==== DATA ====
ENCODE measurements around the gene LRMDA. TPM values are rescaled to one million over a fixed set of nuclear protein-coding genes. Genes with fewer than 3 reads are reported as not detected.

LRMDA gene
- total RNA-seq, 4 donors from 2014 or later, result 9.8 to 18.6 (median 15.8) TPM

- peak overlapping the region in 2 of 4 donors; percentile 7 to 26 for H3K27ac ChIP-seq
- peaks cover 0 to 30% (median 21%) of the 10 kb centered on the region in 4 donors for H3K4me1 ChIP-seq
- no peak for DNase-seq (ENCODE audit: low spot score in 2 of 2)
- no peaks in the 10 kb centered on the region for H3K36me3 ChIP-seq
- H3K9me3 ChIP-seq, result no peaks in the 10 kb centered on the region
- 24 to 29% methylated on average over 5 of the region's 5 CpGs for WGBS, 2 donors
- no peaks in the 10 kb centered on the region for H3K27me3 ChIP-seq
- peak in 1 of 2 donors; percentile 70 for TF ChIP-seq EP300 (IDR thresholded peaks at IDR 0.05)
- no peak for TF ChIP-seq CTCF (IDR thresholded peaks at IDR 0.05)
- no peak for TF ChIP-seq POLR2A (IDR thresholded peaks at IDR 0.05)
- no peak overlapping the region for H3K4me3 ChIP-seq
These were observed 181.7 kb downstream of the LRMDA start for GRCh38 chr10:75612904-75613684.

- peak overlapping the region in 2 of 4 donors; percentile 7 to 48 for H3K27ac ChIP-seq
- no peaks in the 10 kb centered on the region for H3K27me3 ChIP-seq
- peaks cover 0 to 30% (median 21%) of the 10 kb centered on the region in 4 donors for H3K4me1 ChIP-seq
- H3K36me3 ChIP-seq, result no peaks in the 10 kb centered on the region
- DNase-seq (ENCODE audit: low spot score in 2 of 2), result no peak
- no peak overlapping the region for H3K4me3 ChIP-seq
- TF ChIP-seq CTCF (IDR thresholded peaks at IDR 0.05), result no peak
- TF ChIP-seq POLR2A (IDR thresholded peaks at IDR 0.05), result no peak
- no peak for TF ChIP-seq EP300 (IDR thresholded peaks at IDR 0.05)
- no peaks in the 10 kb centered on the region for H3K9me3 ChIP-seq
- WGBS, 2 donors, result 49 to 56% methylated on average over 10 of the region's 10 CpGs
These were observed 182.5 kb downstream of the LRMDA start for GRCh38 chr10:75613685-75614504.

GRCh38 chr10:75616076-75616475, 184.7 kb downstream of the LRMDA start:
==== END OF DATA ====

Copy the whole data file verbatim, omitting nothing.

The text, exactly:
ENCODE measurements around the gene LRMDA. TPM values are rescaled to one million over a fixed set of nuclear protein-coding genes. Genes with fewer than 3 reads are reported as not detected.

LRMDA gene
- total RNA-seq, 4 donors from 2014 or later, result 9.8 to 18.6 (median 15.8) TPM

- peak overlapping the region in 2 of 4 donors; percentile 7 to 26 for H3K27ac ChIP-seq
- peaks cover 0 to 30% (median 21%) of the 10 kb centered on the region in 4 donors for H3K4me1 ChIP-seq
- no peak for DNase-seq (ENCODE audit: low spot score in 2 of 2)
- no peaks in the 10 kb centered on the region for H3K36me3 ChIP-seq
- H3K9me3 ChIP-seq, result no peaks in the 10 kb centered on the region
- 24 to 29% methylated on average over 5 of the region's 5 CpGs for WGBS, 2 donors
- no peaks in the 10 kb centered on the region for H3K27me3 ChIP-seq
- peak in 1 of 2 donors; percentile 70 for TF ChIP-seq EP300 (IDR thresholded peaks at IDR 0.05)
- no peak for TF ChIP-seq CTCF (IDR thresholded peaks at IDR 0.05)
- no peak for TF ChIP-seq POLR2A (IDR thresholded peaks at IDR 0.05)
- no peak overlapping the region for H3K4me3 ChIP-seq
These were observed 181.7 kb downstream of the LRMDA start for GRCh38 chr10:75612904-75613684.

- peak overlapping the region in 2 of 4 donors; percentile 7 to 48 for H3K27ac ChIP-seq
- no peaks in the 10 kb centered on the region for H3K27me3 ChIP-seq
- peaks cover 0 to 30% (median 21%) of the 10 kb centered on the region in 4 donors for H3K4me1 ChIP-seq
- H3K36me3 ChIP-seq, result no peaks in the 10 kb centered on the region
- DNase-seq (ENCODE audit: low spot score in 2 of 2), result no peak
- no peak overlapping the region for H3K4me3 ChIP-seq
- TF ChIP-seq CTCF (IDR thresholded peaks at IDR 0.05), result no peak
- TF ChIP-seq POLR2A (IDR thresholded peaks at IDR 0.05), result no peak
- no peak for TF ChIP-seq EP300 (IDR thresholded peaks at IDR 0.05)
- no peaks in the 10 kb centered on the region for H3K9me3 ChIP-seq
- WGBS, 2 donors, result 49 to 56% methylated on average over 10 of the region's 10 CpGs
These were observed 182.5 kb downstream of the LRMDA start for GRCh38 chr10:75613685-75614504.

GRCh38 chr10:75616076-75616475, 184.7 kb downstream of the LRMDA start: